A new "wave of cyberattacks" could be poised to hit the energy sectors of the US, Turkey, and Switzerland, giving hackers the ability to "severely disrupt affected operations," according to a new report from Symantec.
The report centers around a hacking group known as Dragonfly. The group has been operating off and on since 2011, the report said, but it has recently come back on the scene with new attacks starting in 2015. This time, the group is going after the energy sector.
"The Dragonfly group appears to be interested in both learning how energy facilities operate and also gaining access to operational systems themselves, to the extent that the group now potentially has the ability to sabotage or gain control of these systems should it decide to do so," the report said.
Cyberattacks on infrastructure are growing in their impact, with a December 2015 attack taking out part of Ukraine's power grid. The Symantec report also noted that attacks have been attempted on grids in other European countries, and on nuclear facilities in the US as well.
The latest string of attacks by Dragonfly also began in December 2015, the report said. Now, it seems that the first set of attacks were exploratory, and may have been setting the stage for more destructive attacks in the group's current efforts.
"Sabotage attacks are typically preceded by an intelligence-gathering phase where attackers collect information about target networks and systems and acquire credentials that will be used in later campaigns," the report said.
In the current attacks, Dragonfly is using malicious emails, watering hole attacks, and Trojanized software to gain access to the victim's network, the report said. Three specific Trojans were also identified in the group's efforts: Trojan.Heriplor (Oldrea stage II), Trojan.Karagany, and Trojan.Listrix (Karagany stage II).
The earliest attacks in this second string of exploits began with malicious emails. In December 2015, the report said, fake invitations to a New Year's party and other emails targeting energy sector professionals contained malicious documents that would leak victims' network credentials or allow the attackers to steal credentials through a template injection attack. Those credentials were then used for follow-up attacks in the future, the report said.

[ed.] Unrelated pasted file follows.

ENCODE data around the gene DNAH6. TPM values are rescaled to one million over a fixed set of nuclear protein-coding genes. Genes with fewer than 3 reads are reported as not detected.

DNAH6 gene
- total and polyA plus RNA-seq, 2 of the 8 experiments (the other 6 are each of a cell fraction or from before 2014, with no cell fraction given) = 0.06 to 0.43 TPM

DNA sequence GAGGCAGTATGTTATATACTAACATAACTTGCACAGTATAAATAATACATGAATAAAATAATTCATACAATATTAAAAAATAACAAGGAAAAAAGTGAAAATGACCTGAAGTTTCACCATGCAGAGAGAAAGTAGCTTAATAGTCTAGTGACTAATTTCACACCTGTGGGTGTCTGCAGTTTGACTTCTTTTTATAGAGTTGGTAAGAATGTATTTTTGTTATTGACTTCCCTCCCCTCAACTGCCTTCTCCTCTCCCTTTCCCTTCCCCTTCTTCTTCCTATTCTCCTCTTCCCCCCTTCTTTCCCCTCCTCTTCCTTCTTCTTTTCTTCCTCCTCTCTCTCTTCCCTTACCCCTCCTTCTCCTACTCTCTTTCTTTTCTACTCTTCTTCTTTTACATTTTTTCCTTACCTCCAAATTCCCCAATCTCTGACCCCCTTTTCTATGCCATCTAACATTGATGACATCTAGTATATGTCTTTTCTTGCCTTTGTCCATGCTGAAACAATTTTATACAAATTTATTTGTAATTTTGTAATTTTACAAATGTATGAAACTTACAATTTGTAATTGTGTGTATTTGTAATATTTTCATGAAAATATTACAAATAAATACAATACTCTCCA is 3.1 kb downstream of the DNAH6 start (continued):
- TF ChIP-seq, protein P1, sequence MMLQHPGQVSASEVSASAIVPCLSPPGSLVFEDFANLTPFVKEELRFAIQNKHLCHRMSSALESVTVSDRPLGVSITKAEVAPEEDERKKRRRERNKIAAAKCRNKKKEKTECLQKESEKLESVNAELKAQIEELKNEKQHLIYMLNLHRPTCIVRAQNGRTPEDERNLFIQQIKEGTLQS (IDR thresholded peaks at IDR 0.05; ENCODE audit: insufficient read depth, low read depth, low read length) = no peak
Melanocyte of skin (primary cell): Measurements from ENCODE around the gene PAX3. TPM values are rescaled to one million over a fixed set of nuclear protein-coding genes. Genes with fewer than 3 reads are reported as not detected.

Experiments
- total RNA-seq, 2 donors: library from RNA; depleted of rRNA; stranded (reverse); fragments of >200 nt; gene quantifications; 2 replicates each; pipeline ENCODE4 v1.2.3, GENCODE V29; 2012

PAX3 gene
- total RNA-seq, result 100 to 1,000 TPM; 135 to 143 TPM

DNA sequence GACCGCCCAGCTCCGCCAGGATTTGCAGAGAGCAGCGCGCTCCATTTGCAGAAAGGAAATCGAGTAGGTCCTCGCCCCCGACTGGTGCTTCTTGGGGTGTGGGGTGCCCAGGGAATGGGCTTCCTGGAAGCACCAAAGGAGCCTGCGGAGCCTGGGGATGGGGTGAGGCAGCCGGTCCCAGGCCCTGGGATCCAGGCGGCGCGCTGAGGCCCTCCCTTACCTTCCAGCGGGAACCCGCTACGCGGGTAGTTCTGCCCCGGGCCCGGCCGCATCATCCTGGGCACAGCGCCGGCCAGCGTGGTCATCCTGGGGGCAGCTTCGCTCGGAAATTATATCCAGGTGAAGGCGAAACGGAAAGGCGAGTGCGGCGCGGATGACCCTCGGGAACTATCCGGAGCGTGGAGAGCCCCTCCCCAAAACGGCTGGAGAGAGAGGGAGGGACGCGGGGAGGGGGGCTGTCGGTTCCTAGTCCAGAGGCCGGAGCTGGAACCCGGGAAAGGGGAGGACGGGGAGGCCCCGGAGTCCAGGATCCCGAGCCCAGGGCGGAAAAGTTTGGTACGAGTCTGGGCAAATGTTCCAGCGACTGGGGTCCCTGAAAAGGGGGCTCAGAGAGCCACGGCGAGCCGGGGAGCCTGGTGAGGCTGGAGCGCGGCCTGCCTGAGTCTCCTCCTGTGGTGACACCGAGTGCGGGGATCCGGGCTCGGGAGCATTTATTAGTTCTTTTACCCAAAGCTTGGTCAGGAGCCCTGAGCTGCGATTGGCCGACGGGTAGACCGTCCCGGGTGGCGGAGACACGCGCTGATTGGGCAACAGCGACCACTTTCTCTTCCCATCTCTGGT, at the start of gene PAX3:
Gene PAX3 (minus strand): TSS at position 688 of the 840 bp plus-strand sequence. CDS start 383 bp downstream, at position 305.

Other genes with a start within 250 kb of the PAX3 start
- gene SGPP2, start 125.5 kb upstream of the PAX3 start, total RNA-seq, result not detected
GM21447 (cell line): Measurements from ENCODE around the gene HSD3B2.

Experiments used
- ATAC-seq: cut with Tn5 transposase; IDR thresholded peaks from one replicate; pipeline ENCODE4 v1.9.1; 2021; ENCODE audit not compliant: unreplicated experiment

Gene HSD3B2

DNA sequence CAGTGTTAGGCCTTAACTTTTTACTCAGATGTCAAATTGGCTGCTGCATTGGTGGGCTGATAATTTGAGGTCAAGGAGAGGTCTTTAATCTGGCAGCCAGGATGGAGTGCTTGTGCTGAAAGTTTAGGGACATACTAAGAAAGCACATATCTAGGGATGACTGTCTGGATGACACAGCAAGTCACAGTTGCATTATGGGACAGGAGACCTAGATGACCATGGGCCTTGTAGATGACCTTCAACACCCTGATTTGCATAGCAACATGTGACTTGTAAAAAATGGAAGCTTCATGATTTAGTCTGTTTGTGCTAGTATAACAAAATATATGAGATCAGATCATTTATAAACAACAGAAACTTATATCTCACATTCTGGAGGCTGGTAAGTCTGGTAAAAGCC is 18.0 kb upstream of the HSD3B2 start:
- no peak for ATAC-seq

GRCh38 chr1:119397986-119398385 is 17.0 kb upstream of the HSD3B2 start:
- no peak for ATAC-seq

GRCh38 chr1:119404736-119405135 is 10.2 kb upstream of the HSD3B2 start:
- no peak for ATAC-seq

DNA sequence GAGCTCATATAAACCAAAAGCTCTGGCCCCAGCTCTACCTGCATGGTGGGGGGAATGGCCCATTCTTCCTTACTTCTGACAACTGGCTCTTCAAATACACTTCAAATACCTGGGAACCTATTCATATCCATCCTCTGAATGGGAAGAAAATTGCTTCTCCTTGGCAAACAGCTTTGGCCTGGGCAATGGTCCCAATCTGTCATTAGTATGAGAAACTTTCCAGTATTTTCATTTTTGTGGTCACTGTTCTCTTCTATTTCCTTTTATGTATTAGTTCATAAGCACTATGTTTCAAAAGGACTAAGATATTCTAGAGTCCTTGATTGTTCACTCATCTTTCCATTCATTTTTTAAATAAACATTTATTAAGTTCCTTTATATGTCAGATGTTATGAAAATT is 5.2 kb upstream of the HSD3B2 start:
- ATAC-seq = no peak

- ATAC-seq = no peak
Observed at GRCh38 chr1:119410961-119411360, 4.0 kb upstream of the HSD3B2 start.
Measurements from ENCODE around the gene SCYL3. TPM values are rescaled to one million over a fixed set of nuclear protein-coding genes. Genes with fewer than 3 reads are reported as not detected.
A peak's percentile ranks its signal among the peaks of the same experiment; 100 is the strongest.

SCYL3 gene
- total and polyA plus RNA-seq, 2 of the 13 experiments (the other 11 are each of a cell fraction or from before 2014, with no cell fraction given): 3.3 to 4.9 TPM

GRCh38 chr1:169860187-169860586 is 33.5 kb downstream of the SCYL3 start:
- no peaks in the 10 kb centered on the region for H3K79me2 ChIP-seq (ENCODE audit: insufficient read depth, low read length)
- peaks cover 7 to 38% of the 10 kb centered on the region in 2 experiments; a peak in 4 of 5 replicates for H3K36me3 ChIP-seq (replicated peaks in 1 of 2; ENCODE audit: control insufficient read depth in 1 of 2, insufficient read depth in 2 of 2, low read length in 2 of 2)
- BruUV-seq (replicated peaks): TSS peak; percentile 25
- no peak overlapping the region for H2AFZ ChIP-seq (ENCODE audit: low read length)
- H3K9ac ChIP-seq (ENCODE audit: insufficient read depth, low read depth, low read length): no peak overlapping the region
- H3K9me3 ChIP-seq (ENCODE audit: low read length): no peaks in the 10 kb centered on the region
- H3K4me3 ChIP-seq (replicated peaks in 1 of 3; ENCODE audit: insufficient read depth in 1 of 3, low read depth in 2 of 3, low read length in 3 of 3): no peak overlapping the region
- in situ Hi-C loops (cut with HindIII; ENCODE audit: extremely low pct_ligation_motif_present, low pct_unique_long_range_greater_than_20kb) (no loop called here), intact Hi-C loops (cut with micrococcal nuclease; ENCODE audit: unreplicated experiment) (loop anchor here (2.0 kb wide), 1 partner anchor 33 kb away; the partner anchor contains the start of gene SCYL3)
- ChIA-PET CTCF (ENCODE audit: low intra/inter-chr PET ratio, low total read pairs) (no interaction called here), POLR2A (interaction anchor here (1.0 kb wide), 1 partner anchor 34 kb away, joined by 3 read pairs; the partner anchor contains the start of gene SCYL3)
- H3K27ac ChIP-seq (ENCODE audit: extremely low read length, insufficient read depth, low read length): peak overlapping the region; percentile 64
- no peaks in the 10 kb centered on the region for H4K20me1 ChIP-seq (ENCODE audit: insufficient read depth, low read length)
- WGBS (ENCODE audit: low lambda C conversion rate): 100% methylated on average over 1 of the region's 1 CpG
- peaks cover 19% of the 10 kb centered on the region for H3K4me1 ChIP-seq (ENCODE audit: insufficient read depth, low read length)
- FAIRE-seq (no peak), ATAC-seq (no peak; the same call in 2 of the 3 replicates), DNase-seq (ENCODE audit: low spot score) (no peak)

Many of the methods observed by Symantec seem to link the group to previous attacks that may have been carried out for the same reason. However, the report said, it is difficult to tell who is actually behind Dragonfly or where the group is based.
Since the attacks rely on credentials, Symantec recommends using proper password hygiene, utilizing two-factor authentication, and deleting unused credentials. The report also said it is a best practice to limit the number of admin profiles as well. Researchers also said users should employ multiple defense systems, enforce a strong security policy, understand the tools of the attackers, and educate their employees on avoiding phishing emails.
The 3 big takeaways for TechRepublic readers
- A hacking group known as Dragonfly seems to be targeting energy sector companies in the US, Turkey, and Switzerland, according to a Symantec report.
- In its attacks, the group is using malicious emails, watering hole attacks, and Trojanized software to gain access to victim networks and disrupt operations.
- Users should protect themselves by educating employees, using proper password techniques, limiting admin profiles, understanding hacking tools, and more, the report said.
- Former US security advisor: Cyberattacks damage society as much as physical infrastructure (TechRepublic)
- Hack attack on energy companies raises sabotage fears (ZDNet)
- Free security solution will block malware, zero-day attacks (TechRepublic)
- Understanding the military buildup of offensive cyberweapons (ZDNet)
- Inside the secret digital arms race: Facing the threat of a global cyberwar (TechRepublic)
Conner Forrest has nothing to disclose. He doesn't hold investments in the technology companies he covers.
Conner Forrest is a Senior Editor for TechRepublic. He covers enterprise technology and is interested in the convergence of tech and culture.